A yoga friend recently told me that whenever she had a ‘good practice’ in class she always made sure to tell the teacher what a great class it was; if she didn’t have this experience she simply said a brief thank you as she left.
Wow, really? I observed that, while I take care to offer gratitude, I rarely commented on class to the teacher. If I’m feeling particularly talky after class (which is rare) I might venture to observe something about the overall experience of my practice (or my savasana!) but I don’t link it so directly with the quality or nature of the class that day. And actually I don’t think it’s my place to evaluate the class or my teacher’s abilities 🙂 My friend clearly thought I was incredibly rude until I explained my thinking: I just trust that my teacher offers his best teaching each time, as I offer my best practice each time. Whatever that is on the day. So there’s no evaluation needed in either direction. It just is. And it’s different all the time, of course. And my friend suddenly cracked a smile, a spark of amusement as she realised “But I don’t trust my teacher like that!”
The conversation came back to me this week as I was checking in with my own students before class. Early in the year there are quite a few new faces every week and I like to be available in case they need anything. So I asked one of them how her first class the week before had been. “It was amazing” she gushed. Very nice to hear but it wasn’t the answer I’d expected. It felt more like we were at a party chatting about yoga socially, rather than what I needed to know as a teacher. So I tried a different question about how she felt afterwards, any physical niggles or worries. “I felt amazing” she gushed again, with a beaming smile, a little wriggle of the shoulders and a toss of her pony-tail. Well, I guess that’s all good then!
I realise that that while it’s always nice — and an undoubted ego-boost — to get enthusiastic comments about my teaching, that’s just words. What’s much more amazing is watching my students during their practice. I’ve recently been bought a stack of yoga blocks and I’ve been encouraging my students to use them, teaching them how a block might support their asanas, and encouraging an exploratory attitude. And they’ve totally embraced all this and I see some beautifully open postures starting to replace the rather cramped forms I used to see. The wisest part of me, and the model I have in how I see my own teacher behave, tells me this is all I need in terms of feedback about how my students are doing. You can’t fake an expansive asana to please the teacher or to avoid a socially awkward conversation about how you found your first yoga class!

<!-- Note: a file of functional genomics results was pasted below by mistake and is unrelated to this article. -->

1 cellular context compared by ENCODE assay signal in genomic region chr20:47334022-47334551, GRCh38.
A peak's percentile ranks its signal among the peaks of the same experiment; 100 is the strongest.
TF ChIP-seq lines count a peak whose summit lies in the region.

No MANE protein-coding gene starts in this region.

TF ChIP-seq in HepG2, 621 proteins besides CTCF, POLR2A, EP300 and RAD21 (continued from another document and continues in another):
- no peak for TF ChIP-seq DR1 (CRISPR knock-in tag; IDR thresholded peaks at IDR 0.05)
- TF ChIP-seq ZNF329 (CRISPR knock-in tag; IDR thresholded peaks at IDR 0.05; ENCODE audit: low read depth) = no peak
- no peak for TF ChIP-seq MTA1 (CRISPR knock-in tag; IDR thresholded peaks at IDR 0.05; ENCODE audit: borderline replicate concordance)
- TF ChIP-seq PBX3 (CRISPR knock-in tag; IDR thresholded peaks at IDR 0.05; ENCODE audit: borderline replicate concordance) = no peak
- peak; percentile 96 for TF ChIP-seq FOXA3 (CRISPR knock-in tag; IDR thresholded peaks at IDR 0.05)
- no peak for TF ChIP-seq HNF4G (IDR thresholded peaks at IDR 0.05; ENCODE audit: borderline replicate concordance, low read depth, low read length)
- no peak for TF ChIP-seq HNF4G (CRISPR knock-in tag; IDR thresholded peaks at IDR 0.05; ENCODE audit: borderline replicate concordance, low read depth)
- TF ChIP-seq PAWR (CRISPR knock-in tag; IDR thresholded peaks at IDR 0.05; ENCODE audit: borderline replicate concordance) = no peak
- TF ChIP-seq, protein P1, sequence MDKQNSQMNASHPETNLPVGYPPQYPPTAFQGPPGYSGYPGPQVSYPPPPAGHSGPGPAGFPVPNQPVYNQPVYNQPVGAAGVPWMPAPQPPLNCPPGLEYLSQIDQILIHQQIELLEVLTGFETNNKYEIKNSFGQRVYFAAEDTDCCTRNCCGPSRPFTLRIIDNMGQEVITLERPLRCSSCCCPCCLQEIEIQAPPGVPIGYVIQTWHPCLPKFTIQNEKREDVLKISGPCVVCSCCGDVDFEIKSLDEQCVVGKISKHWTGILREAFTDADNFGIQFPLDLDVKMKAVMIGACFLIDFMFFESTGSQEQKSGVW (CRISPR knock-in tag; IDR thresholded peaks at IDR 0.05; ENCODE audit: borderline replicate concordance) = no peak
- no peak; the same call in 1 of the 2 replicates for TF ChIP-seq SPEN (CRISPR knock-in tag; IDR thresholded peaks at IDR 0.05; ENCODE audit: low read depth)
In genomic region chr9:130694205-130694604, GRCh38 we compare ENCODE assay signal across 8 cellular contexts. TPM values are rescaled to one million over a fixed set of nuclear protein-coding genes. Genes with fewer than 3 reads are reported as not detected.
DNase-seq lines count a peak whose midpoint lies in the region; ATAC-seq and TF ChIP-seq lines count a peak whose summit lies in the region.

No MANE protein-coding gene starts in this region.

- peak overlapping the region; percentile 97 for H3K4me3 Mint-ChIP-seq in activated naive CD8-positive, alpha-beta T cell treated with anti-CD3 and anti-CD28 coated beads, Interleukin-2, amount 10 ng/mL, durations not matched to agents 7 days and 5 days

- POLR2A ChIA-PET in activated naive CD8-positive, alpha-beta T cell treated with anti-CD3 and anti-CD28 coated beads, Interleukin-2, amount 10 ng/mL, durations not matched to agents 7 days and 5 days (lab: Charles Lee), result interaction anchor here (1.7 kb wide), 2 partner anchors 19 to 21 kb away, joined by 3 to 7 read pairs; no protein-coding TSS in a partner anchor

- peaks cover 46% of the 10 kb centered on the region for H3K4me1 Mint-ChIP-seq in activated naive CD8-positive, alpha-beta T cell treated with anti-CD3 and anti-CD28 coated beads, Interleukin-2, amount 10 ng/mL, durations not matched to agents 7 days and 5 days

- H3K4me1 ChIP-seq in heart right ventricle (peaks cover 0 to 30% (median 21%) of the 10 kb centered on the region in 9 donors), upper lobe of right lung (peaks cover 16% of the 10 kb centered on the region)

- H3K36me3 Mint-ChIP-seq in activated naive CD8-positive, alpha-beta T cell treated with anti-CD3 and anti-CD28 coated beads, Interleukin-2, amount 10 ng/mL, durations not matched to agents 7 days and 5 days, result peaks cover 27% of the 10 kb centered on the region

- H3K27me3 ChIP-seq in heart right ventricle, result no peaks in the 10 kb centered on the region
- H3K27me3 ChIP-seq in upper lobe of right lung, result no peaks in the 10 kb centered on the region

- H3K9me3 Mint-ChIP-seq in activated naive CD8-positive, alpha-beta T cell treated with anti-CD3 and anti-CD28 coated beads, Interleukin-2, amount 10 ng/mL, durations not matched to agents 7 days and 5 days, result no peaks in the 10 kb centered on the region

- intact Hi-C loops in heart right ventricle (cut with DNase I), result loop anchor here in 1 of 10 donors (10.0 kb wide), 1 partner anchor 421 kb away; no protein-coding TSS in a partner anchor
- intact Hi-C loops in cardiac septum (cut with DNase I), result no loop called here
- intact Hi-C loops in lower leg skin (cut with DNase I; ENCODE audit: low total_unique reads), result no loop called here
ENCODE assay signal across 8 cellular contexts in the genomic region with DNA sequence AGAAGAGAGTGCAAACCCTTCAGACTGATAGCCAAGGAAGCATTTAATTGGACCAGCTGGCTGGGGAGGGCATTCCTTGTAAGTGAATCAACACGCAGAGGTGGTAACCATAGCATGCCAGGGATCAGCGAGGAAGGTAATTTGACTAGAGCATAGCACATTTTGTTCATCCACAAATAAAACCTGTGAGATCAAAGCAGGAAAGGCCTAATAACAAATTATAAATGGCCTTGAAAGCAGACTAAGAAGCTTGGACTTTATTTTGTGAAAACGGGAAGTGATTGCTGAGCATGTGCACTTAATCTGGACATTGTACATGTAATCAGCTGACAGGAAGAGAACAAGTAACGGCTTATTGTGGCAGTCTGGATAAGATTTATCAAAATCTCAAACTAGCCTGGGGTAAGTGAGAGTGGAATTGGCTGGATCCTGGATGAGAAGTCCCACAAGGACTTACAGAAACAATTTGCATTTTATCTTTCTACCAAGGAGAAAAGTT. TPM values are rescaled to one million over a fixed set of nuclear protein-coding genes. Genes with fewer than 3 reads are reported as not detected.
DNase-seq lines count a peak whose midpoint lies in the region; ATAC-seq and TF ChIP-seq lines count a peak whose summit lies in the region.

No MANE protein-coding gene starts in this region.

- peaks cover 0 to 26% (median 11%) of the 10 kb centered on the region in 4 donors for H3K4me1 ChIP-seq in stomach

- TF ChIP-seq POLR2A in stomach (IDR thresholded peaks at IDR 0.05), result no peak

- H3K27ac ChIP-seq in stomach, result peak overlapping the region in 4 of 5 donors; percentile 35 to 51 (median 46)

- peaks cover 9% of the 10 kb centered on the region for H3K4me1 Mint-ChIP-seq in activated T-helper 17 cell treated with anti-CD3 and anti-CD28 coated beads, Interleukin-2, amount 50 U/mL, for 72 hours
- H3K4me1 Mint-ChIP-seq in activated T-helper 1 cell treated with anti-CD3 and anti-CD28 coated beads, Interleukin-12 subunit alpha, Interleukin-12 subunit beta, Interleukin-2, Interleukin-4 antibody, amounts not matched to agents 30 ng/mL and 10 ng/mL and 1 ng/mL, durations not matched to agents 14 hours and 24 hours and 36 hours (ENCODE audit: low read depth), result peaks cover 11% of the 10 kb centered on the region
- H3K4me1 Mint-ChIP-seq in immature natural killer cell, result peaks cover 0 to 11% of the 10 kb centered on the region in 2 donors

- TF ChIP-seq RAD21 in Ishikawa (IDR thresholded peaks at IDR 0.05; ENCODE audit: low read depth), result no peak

And when I got back to my desk after teaching my class there was an email from another student, thanking me for class. She said she felt such peace and joy at the end. This, of course, was lovely to read. But I realise I didn’t need to read this, I knew it already. I had seen the look on this student’s face at the close of the class and I could see she was in another place, that she was subtly transformed during the course of practice. I am learning to read bodies and faces and this is a source of wonder to me, and it’s this that will help me offer the best teaching I can in every one of my classes.
My teacher talked about his teachers in his class this week, a little about lineage and respect. I felt a little awkward: I’d just told him that I didn’t want any hands-on assists during class that day and I wondered a little whether he saw this as disrespectful, and whether I myself fail to demonstrate the enthusiastic and open attitude I so value in my own students.
Perhaps it comes back to trust again? I trust that he knows I’m offering my best practice. I trust that he will know I mean no disrespect and I don’t lightly reject this aspect of his teaching on any day. And, yes, I did know that he was itching to sort me out in Lizard Pose, as I heard his comments about uneven hips… 🙂 I’m not a totally bad student!